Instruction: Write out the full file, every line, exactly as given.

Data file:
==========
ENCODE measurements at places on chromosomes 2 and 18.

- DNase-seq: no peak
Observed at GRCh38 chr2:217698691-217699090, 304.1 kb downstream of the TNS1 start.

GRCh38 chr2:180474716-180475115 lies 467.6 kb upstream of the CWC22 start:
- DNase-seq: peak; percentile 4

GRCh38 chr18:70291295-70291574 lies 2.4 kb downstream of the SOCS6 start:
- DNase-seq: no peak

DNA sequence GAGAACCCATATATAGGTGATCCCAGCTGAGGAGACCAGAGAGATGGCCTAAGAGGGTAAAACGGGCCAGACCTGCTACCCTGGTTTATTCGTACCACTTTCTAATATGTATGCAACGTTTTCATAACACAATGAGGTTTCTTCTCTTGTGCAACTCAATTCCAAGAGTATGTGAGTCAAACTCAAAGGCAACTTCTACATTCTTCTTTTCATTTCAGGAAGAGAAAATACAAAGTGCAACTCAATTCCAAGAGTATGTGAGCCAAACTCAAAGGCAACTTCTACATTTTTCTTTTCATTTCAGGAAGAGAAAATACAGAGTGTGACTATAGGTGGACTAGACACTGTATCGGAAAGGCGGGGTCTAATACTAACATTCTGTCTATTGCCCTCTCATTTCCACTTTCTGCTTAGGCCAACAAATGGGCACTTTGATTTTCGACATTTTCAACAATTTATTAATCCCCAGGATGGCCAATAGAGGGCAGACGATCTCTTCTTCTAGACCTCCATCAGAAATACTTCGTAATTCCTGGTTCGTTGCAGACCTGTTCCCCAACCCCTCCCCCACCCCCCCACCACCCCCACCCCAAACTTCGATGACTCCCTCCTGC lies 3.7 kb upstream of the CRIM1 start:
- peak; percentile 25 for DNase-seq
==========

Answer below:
ENCODE measurements at places on chromosomes 2 and 18.

- DNase-seq: no peak
Observed at GRCh38 chr2:217698691-217699090, 304.1 kb downstream of the TNS1 start.

GRCh38 chr2:180474716-180475115 lies 467.6 kb upstream of the CWC22 start:
- DNase-seq: peak; percentile 4

GRCh38 chr18:70291295-70291574 lies 2.4 kb downstream of the SOCS6 start:
- DNase-seq: no peak

DNA sequence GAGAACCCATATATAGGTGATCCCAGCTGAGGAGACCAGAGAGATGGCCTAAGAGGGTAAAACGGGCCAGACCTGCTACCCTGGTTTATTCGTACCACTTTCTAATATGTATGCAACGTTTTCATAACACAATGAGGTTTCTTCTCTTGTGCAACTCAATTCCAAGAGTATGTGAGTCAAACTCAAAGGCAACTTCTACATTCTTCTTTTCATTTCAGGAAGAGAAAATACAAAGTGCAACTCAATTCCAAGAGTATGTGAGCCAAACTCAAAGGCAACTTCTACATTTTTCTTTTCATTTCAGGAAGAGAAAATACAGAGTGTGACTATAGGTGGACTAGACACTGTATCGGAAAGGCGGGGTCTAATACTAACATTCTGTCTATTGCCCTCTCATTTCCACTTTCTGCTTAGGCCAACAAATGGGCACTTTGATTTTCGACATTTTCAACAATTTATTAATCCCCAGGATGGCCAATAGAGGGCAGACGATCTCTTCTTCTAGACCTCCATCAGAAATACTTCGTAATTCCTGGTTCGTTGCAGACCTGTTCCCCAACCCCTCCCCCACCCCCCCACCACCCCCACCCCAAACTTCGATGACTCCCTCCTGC lies 3.7 kb upstream of the CRIM1 start:
- peak; percentile 25 for DNase-seq